This is my third post about the SfEP conference, which seems such a long time ago now, and the second about the lessons I learned there (the first post was mainly about getting excited to see people and eating). Last week, I wrote about learning about language “rules” and how many of them need killing with fire (paraphrasing). Today’s post looks at three sessions that I’ve decided to group as “How to do the stuff I do, but do it a bit better”. (Snappy, right? Please do not take that as an advertisement for my editorial skills).
The first of these was Lynne Murphy’s session on US and UK English. I have a number of US clients, so familiarity with US English is a must for me, and unfortunately, just having grown up on a diet of Sweet Valley High books is not nearly sufficient to keep on top of the vast number of subtle and ever-changing differences between the two forms. Lynne’s blog, Separated By A Common Language, has been an invaluable resource for me ever since I started editing, so I’d been greatly looking forward to the session (and found myself geekily starstruck when we ended up in the same taxi from the station to the hotel). Lynne discussed some of the ways in which US and UK English differ. Spelling is the most obvious one, and we looked at the patterns (-or/-our, -ise/-ize, etc.) and some of the one-offs (pyjamas/pajamas, for example). When it comes to grammar, it’s not so much that the rules are different, but that the preferences are, and I noticed that while some of the differences seemed new to me in that I wouldn’t have said, “Oh yes, I know that,” it’s often these preferences in things like tense choice and adverb placement that make something sound or feel very British or American. Lynne also talked about some of the resources available, including corpora. I’d never looked at these before, but I foresee many hours being lost to them in the future.
The second of the “Do stuff better” sessions was Emma Darwin’s on fiction editing. I love Emma Darwin, as she’s probably realised from the amount of posts I tag her in on Twitter telling people to read her blog, This Itch of Writing. I’d seen Emma speak before, at the SfEP professional development day for fiction editors last year, so a lot of what she covered wasn’t new to me, but it was great to have a refresher, and be able to think about how her ideas translate to work I’ve done lately. Emma writes often about psychic distance, and I enjoyed the little exercise she set us, where we had to rewrite a description from various different levels of psychic distance. Although my brain is not used to working that hard on a Sunday morning when there was wine the night before.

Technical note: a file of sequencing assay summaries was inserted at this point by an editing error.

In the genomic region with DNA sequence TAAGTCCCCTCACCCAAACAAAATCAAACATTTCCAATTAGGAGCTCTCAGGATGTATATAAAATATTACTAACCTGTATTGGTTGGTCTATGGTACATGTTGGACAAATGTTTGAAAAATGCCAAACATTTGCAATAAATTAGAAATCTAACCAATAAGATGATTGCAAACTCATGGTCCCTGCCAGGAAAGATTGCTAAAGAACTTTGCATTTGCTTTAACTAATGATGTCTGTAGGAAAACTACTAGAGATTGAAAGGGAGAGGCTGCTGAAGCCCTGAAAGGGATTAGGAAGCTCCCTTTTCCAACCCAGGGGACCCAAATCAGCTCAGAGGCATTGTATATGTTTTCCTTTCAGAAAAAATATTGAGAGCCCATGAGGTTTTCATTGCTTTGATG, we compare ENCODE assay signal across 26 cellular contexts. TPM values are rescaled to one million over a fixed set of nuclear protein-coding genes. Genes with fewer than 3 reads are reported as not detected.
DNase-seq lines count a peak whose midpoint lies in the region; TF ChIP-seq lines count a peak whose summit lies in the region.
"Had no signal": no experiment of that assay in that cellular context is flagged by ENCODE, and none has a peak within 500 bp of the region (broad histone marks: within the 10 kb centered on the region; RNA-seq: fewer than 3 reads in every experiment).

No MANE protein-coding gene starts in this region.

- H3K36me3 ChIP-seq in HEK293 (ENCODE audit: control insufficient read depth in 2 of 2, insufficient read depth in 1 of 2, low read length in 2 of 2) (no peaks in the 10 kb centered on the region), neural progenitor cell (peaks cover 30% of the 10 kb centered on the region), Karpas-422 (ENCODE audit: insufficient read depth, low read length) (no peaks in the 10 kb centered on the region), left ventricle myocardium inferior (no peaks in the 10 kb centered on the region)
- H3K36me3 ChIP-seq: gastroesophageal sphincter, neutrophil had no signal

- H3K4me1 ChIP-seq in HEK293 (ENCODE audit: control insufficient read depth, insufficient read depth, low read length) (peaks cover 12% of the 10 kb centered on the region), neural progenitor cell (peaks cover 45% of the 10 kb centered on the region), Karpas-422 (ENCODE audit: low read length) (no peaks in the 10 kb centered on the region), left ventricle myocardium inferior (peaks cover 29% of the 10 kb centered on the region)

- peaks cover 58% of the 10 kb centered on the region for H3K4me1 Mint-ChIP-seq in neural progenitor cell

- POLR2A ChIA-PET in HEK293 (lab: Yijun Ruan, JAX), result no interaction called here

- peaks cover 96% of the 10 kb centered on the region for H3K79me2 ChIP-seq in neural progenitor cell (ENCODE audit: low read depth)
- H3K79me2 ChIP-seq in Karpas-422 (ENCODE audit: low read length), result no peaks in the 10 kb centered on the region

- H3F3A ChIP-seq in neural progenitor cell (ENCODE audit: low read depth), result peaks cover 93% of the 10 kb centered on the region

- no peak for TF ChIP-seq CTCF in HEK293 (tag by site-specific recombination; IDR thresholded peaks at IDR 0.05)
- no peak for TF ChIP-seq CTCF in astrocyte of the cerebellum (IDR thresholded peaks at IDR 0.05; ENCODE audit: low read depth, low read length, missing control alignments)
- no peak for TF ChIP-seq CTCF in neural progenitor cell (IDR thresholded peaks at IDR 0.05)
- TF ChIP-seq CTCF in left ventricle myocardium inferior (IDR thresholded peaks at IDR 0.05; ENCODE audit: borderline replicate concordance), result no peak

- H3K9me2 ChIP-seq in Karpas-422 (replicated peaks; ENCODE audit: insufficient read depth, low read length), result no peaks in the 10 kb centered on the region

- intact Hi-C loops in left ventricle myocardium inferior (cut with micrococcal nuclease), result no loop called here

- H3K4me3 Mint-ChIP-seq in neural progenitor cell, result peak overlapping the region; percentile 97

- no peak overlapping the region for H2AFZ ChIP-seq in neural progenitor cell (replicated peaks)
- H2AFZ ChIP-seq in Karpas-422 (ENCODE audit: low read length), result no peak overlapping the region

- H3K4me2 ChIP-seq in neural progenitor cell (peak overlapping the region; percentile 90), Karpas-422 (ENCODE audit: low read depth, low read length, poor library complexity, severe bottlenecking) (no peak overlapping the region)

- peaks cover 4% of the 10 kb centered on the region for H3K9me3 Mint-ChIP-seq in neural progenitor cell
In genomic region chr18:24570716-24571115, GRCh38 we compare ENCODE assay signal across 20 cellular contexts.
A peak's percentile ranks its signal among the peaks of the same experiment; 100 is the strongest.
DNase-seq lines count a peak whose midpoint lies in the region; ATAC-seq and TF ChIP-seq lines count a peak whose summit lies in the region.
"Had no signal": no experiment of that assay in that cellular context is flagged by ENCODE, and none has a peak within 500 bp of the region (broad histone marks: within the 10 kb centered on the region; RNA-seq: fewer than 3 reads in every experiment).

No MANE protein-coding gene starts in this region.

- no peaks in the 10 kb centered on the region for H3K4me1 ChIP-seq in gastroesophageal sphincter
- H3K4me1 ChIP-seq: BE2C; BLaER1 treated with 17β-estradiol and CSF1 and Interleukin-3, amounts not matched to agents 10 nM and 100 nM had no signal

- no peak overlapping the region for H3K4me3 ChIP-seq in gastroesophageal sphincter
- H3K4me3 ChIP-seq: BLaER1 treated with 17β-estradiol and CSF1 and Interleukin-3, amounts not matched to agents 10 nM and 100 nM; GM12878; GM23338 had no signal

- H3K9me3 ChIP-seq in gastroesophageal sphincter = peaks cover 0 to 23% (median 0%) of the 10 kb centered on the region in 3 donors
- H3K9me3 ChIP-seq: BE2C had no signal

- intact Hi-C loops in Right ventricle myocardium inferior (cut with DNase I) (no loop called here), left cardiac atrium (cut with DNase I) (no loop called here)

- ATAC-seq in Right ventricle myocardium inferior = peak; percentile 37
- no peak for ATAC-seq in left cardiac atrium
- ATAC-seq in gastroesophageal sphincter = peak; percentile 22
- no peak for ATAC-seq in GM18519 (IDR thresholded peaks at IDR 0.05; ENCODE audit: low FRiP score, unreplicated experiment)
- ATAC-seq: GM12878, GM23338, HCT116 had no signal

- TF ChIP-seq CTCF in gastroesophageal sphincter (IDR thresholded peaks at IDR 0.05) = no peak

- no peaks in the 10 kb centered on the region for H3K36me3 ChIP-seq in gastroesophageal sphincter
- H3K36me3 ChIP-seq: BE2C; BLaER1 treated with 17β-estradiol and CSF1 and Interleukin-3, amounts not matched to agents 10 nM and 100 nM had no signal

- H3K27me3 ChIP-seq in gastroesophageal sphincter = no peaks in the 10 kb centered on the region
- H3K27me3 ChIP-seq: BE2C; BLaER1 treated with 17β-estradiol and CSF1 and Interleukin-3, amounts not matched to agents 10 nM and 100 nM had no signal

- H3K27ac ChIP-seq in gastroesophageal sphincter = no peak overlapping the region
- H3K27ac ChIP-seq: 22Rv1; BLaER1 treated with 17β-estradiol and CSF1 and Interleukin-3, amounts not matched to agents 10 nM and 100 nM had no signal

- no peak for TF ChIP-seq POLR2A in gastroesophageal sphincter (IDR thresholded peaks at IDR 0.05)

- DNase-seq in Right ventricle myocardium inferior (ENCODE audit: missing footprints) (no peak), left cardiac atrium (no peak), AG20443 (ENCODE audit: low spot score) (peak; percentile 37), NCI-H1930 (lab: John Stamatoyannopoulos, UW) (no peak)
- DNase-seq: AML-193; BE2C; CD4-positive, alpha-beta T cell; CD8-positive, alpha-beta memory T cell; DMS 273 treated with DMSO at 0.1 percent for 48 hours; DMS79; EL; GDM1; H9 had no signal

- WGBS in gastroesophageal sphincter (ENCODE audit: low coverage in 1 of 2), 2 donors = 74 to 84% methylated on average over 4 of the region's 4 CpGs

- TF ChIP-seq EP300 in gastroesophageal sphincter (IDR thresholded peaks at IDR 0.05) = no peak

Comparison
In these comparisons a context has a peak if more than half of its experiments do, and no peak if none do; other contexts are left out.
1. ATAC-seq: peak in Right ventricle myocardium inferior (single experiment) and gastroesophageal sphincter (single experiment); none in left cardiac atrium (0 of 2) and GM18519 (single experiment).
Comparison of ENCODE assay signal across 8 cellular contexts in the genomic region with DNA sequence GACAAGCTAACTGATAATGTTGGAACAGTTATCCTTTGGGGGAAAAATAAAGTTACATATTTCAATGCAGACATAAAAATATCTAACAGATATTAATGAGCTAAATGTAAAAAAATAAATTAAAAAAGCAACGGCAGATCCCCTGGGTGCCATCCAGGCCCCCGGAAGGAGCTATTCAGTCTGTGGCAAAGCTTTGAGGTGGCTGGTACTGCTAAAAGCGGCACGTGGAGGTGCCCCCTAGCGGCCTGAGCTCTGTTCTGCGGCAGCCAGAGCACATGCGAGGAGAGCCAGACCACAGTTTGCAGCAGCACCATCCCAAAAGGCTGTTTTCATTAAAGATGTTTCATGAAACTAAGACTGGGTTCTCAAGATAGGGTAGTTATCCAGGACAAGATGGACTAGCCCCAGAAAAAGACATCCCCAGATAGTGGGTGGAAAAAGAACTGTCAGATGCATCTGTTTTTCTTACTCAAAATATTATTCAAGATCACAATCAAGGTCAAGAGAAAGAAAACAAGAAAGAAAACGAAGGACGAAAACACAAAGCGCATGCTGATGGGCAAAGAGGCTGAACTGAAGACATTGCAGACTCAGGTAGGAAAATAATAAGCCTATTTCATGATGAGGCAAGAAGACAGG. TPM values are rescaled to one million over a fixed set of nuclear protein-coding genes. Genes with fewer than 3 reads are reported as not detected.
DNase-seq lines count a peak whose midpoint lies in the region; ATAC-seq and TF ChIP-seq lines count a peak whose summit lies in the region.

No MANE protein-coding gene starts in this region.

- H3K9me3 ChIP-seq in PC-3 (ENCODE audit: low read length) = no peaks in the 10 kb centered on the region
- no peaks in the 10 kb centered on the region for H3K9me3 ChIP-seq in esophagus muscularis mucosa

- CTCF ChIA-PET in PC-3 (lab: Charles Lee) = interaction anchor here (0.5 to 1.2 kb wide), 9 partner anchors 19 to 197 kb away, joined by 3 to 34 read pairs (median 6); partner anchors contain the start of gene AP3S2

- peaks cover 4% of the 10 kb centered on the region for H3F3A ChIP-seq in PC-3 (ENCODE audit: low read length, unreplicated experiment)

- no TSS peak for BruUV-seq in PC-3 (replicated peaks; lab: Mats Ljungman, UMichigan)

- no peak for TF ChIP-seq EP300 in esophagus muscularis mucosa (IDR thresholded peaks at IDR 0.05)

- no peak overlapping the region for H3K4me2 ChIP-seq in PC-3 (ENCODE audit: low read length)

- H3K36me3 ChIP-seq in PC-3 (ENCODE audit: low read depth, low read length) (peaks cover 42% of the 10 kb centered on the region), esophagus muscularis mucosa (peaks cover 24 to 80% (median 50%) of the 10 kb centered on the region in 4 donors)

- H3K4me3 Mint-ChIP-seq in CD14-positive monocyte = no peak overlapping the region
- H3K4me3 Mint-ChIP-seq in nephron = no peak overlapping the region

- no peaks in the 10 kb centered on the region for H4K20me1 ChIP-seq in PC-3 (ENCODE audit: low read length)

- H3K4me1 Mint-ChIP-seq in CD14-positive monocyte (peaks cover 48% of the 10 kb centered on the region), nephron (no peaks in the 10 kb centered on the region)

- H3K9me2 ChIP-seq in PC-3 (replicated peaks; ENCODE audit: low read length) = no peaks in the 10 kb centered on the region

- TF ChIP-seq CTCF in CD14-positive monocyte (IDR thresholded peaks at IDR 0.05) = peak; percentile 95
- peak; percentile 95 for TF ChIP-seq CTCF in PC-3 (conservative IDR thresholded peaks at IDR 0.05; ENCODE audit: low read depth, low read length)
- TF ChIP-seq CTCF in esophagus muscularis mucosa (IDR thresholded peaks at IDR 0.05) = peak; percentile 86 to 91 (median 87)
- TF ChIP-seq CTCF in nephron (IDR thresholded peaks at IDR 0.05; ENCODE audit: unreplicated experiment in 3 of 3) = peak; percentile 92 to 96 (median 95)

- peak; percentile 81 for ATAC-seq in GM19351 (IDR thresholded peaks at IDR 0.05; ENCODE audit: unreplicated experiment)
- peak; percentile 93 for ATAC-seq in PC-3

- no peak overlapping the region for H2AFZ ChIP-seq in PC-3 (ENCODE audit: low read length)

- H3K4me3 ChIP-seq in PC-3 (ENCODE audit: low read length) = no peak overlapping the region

The third session was by Daniel Heumann, on getting the most out of PerfectIt. PerfectIt is a wondrous thing. It’s an add-in for Microsoft Word that checks consistency, so if your client seems to swing wildly between “makeup” and “make-up” or “Dragon Zombies” and “dragon zombies” (I just made that up and now I can’t stop thinking about dragon zombies), PerfectIt will not only notice it for you, it will allow you to bring them all in line with just one click. I’ve been using PerfectIt for a while, and because it is so easy to use and amazingly useful straight out of its digital box, I’ve never done much tinkering with it, even though it’s highly customisable. I’d already watched the videos on Intelligent Editing’s YouTube channel, which cover the same material as the session, but I’d promptly forgotten most of what they said. I took my laptop to the session, which was one of my better ideas, because it meant I could try out the steps Daniel was covering as he went through them, and I think they’re much more likely to stay in my head now. Customised style sheets here I come! And also nightmares about dragon zombies.